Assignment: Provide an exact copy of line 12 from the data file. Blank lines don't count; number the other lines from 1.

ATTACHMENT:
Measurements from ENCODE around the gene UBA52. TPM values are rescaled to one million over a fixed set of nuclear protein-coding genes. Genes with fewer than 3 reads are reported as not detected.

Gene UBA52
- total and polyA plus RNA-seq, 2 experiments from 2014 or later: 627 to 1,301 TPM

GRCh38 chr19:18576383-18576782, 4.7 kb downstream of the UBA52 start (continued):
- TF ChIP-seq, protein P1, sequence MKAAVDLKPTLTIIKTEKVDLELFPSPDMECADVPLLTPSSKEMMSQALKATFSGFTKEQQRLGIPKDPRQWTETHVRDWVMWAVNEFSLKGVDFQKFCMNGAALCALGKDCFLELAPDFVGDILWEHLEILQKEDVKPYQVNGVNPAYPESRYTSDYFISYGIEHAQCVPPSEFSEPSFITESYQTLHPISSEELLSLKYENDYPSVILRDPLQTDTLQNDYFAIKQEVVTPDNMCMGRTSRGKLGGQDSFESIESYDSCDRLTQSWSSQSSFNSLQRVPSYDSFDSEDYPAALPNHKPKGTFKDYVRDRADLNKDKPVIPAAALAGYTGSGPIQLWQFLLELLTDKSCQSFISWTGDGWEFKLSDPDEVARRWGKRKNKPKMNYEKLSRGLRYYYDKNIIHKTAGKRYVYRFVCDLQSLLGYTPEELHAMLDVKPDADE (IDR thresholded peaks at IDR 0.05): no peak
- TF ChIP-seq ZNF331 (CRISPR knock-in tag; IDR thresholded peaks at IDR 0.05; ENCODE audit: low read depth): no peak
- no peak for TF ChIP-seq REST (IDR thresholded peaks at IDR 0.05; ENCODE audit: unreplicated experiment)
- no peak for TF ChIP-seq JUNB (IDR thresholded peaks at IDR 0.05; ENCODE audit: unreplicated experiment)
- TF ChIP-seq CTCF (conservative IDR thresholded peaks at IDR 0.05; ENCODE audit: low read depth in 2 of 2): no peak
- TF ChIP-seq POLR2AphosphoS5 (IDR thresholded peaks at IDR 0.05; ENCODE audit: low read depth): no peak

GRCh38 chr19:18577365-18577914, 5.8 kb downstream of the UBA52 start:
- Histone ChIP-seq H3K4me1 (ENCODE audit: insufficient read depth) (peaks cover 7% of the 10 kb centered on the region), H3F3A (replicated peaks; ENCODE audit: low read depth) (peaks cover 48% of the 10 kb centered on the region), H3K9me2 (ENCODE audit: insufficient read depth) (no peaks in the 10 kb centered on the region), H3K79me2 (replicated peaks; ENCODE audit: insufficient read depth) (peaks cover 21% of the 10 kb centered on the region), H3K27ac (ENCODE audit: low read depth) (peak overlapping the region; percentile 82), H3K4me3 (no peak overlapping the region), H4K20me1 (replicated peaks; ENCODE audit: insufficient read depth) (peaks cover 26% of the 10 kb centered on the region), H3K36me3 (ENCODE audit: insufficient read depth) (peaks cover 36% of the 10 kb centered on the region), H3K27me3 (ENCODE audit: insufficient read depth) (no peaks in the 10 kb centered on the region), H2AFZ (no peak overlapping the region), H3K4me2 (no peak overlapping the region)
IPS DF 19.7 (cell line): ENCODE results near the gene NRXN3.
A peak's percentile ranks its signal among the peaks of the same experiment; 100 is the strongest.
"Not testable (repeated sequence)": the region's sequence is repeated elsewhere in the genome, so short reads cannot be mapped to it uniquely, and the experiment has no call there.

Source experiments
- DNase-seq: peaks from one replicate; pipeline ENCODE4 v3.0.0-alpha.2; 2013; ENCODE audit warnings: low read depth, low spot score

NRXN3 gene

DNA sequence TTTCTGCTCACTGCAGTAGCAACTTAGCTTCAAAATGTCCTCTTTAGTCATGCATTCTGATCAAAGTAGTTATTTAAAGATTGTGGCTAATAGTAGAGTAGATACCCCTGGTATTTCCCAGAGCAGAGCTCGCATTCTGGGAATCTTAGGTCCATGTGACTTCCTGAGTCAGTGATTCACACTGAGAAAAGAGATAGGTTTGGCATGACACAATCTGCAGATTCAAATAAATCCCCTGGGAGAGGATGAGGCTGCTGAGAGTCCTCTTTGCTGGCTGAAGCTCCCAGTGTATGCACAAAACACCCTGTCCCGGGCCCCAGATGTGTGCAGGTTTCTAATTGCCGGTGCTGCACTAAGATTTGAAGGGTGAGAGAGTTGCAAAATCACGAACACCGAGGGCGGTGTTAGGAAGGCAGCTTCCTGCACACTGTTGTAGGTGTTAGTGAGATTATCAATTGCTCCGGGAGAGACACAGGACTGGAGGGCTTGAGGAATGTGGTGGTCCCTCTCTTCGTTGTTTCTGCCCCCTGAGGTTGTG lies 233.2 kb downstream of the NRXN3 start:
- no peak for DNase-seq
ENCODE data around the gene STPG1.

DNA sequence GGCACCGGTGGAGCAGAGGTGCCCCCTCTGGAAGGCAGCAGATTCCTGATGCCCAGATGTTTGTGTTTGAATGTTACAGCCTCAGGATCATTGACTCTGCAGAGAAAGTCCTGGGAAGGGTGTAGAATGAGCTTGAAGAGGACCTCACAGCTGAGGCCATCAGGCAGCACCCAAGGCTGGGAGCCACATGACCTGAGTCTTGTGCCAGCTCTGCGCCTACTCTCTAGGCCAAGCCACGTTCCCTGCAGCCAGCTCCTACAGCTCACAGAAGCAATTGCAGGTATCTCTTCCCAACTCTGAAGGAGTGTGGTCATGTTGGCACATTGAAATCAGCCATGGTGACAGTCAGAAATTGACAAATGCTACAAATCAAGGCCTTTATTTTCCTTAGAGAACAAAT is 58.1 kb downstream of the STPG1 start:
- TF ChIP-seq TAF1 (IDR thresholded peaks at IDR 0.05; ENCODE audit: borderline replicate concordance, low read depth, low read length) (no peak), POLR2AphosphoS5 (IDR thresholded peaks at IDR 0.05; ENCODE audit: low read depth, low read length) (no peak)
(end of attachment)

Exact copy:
- Histone ChIP-seq H3K4me1 (ENCODE audit: insufficient read depth) (peaks cover 7% of the 10 kb centered on the region), H3F3A (replicated peaks; ENCODE audit: low read depth) (peaks cover 48% of the 10 kb centered on the region), H3K9me2 (ENCODE audit: insufficient read depth) (no peaks in the 10 kb centered on the region), H3K79me2 (replicated peaks; ENCODE audit: insufficient read depth) (peaks cover 21% of the 10 kb centered on the region), H3K27ac (ENCODE audit: low read depth) (peak overlapping the region; percentile 82), H3K4me3 (no peak overlapping the region), H4K20me1 (replicated peaks; ENCODE audit: insufficient read depth) (peaks cover 26% of the 10 kb centered on the region), H3K36me3 (ENCODE audit: insufficient read depth) (peaks cover 36% of the 10 kb centered on the region), H3K27me3 (ENCODE audit: insufficient read depth) (no peaks in the 10 kb centered on the region), H2AFZ (no peak overlapping the region), H3K4me2 (no peak overlapping the region)